Wow Emma! Different seasons of life require different approaches to living. Your heart’s in the right place:) And believe me, I’m right with you! It simply comes down to not being able to afford the gas!
I’ve loved reading the comments on this post. I try to walk wherever I can, but I’ve now got hubby overhauling my (very!) old bike in the hope that I can be confident enough to start cycling more. I look forward to reading this series every morning, it’s become part of my daily routine. You are changing my life! Keep up the great work x
We also live in a rural area, and the last time I tried to bike to town it took me two hours. My husband works 25 minutes away, and my son and I work in the opposite direction. We have no public transportation and taxi’s are way too expensive, so having two cars is a necessity. We do try to double up whenever we can, and limit our extra trips to town. I wish there were more car-pooling opportunities, but with different companies having such different shifts, so far we haven’t been able to find one that works.
No way our cars cost us $800 a month each to own! They were bought with cash, our insurance is only $72 a month for both of them. I use one tank of gas every 3-4 weeks and hubs uses about the same amount as he works from home 2-3 days a week. We live out of town so giving up vehicles is not practical besides the lack of public transportation in my area. We do try to combine errands, etc but it would be horrribly inconvenient to be carless!
Stacy @Stacy Makes Cents says
I have to agree with Lana – there is NO way our cars cost us $800, and I’m including two. We drive old, reliable cars and we try to stay at home as much a possible. I think going car-less is only possible if you live a big city…..how do you get groceries? How do you tote 25 pounds of wheatberries on a bike?
I think it comes down to being smart with the cars you do have – pay cash, drive them less often, make your trips count, don’t buy new cars. But, I live in the country…so maybe I”m just skewed. 😉
You got it Stacy!
This is a great post. Tammy gives great advice and it really is possible (yes, even with kids). We have certainly saved money in our years of carfree living (since 2004, since 2006 with kids), but the benefits go so far beyond the financial.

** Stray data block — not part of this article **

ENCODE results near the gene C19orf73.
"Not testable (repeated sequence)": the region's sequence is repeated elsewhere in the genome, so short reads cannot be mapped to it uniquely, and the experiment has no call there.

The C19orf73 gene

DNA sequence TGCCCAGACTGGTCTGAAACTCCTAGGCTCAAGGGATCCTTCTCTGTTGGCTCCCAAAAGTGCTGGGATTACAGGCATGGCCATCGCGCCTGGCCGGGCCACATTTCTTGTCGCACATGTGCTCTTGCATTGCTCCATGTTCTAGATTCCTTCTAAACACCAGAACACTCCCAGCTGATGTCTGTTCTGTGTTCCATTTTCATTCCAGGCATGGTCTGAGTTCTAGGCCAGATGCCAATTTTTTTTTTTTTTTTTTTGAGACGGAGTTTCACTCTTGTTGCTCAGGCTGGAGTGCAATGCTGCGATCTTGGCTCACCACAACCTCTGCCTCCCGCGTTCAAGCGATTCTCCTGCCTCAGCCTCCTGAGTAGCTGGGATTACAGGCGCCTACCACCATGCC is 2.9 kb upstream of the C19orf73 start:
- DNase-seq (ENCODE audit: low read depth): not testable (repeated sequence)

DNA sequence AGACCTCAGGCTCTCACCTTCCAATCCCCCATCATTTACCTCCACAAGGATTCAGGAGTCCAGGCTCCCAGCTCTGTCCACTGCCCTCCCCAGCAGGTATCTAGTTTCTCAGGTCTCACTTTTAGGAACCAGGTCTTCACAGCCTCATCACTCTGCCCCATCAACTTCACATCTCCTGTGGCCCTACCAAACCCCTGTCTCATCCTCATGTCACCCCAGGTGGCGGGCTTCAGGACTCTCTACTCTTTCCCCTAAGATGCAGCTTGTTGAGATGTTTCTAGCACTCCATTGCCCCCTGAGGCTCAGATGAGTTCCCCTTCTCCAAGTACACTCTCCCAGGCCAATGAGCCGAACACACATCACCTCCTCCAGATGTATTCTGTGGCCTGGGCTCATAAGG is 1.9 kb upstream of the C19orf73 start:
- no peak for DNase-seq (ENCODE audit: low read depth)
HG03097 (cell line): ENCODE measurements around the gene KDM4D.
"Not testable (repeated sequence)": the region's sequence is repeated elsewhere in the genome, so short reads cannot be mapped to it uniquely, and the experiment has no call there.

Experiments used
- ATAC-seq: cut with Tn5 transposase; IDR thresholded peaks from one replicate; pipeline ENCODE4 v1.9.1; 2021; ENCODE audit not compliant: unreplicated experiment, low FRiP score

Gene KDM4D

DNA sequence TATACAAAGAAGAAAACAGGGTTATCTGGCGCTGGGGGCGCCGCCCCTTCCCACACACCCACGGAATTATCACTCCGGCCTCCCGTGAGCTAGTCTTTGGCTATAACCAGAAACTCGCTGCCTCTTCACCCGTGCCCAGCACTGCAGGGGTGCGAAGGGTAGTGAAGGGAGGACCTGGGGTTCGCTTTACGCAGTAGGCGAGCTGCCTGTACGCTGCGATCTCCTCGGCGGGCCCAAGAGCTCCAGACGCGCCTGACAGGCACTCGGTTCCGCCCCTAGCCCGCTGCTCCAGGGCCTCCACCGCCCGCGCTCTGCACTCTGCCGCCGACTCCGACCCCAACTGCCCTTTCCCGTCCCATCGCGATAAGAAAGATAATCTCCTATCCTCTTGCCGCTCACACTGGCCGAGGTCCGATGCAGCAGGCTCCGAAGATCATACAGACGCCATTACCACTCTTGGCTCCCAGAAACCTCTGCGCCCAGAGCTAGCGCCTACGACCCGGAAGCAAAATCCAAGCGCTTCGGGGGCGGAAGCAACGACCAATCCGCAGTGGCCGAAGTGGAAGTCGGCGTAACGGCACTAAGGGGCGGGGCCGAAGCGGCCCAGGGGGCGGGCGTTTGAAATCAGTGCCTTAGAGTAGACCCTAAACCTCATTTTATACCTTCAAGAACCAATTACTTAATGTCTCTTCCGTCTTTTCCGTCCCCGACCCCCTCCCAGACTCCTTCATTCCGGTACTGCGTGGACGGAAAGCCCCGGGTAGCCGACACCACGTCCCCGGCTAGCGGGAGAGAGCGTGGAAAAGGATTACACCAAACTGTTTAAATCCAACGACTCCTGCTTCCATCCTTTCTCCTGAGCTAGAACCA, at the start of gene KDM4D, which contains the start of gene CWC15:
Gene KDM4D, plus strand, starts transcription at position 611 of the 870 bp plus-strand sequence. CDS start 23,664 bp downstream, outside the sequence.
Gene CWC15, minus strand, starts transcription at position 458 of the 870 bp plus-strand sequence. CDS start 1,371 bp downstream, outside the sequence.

As far as the day to day logistics stacy asks about, we definitely can carry groceries, a full two weeks worth for a family of four, by bike. We have a couple fancy bikes we use for this, but we originally did it with a free secondhand bike trailer that worked just fine. We do this for a grocery store about two miles from our house, but I think it would be do-able up to 3 or 4 miles.
And yes, living in a city definitely helps, but we’re in touch with carfree families all over North America, including a family in Winnipeg and smaller towns like Huntington West Virginia. You can see our series on these families here: http://carfreecambridge.com/category/true-life-stories-of-the-carfree/
Is it for everyone? No, there are definitely life, geography and family factors that can make going completely carfree seem out of reach, or just not the best place to put your energy. But I do think many people will discover that their life is happier and more manageable as they find ways to drive less, and walk, bike or ride transit more, even if they don’t go completely carfree. The initial adjustment can take some work, but once you get in the rhythm, it really can be lovely. We wouldn’t want to live any other way.
And thank you so much for linking to us! But it looks like several of the links in the “can this be done with kids” section are broken…
I agree! We couldn’t go carless either:) But it sounds like you and your husband are already living car-lite! That’s awesome!
Michelle @ Simplify, Live, Love says
I love this idea and have lived it in larger metropolitan areas in the US and in Europe. It’s just not possible right now (for me) with 4 children in rural Iowa. During this challenge, I have really limited our driving trips and we’ve stayed home a lot more, but I need my vehicle to take my kids to homeschooling activities and to get groceries. We walk and bike as many places as we can in our town, but with only 2,000 people, we need to get to the larger town for just about everything. And at 15 miles away, it’s just too far to go car free. One of these days, I will downsize vehicles again, but at this time in my life, my car is a must have.
You’re right Michelle! It’s not possible for everyone, especially for those of us living in rural areas. But you’ve totally got the idea! It’s about going car-lite and reducing our usage. You give excellent examples!
We live 2 1/2 miles from our tiny town, which has no resources, other than the local grade school that my son attends. We live 15 miles from the nearest town that actually has stores! And to get there you have to take a state (very busy and dangerous) highway. So, until they decide to put rural passenger trains back in business (which won’t happen because they tore all the tracks out 20 years ago), we HAVE to have a car!
I lived in Paris for almost 5 years without a car. I loved it. However, it’s very difficult in the typical suburbs of the US. I have no public transportation options near me. I do have 2 shopping centers and town center that are within walking distance. But my definition of walking distance is a lot further than most I do leave my car parked on weekends as much as possible & keep my trips “walking” local.
Also, I have to disagree with the costs of car ownership. No way my car costs that much per month to own. I paid cash, comparison shop insurance to keep costs down and maintain it. It’s a 2006 and I expect my daughter, born in 2006, to learn to drive it.